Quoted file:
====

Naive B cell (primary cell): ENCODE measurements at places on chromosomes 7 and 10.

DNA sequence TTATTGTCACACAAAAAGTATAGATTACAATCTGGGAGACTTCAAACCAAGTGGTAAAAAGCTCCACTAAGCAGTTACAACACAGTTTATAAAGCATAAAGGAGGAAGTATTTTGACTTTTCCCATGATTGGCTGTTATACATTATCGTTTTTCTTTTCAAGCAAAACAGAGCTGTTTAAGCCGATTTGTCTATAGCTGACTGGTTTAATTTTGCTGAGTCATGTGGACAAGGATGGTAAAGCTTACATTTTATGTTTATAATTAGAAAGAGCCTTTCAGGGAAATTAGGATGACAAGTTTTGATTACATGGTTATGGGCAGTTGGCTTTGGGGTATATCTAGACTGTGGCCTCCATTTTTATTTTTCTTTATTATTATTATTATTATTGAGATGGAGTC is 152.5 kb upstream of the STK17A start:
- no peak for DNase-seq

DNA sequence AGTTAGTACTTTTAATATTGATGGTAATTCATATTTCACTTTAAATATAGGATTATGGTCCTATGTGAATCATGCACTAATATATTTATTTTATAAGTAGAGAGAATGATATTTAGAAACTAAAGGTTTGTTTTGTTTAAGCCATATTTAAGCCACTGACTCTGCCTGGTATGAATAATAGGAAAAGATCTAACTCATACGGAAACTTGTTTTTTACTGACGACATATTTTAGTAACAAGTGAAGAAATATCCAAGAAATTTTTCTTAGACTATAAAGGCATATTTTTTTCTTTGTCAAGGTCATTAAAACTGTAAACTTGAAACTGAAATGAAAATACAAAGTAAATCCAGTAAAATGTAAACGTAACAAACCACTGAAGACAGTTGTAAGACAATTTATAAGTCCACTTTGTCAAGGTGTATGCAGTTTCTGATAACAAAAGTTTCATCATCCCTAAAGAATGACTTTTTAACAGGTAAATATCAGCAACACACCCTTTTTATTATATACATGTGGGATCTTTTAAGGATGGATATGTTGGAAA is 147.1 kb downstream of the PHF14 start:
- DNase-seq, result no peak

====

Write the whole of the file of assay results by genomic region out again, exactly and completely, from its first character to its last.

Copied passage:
Naive B cell (primary cell): ENCODE measurements at places on chromosomes 7 and 10.

DNA sequence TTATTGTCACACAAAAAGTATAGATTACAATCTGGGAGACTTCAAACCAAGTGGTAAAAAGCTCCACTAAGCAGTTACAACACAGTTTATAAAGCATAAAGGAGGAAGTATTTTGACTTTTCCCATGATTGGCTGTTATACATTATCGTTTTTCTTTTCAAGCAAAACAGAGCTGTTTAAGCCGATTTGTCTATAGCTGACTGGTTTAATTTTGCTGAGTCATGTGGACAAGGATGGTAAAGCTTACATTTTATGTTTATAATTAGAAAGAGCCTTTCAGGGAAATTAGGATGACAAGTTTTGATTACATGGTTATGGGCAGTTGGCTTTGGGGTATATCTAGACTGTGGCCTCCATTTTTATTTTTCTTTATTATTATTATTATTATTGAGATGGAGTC is 152.5 kb upstream of the STK17A start:
- no peak for DNase-seq

DNA sequence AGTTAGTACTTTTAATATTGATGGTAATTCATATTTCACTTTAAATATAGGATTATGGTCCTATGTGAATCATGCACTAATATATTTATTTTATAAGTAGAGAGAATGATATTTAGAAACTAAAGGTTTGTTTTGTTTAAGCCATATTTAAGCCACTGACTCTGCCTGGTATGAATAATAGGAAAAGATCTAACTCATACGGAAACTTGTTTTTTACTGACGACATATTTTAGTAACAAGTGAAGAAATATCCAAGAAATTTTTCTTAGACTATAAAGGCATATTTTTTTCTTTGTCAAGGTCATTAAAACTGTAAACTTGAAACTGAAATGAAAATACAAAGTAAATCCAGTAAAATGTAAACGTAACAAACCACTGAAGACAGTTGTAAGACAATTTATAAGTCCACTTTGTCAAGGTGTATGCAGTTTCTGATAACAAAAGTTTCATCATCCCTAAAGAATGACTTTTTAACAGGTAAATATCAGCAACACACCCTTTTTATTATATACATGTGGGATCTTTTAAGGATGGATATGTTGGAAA is 147.1 kb downstream of the PHF14 start:
- DNase-seq, result no peak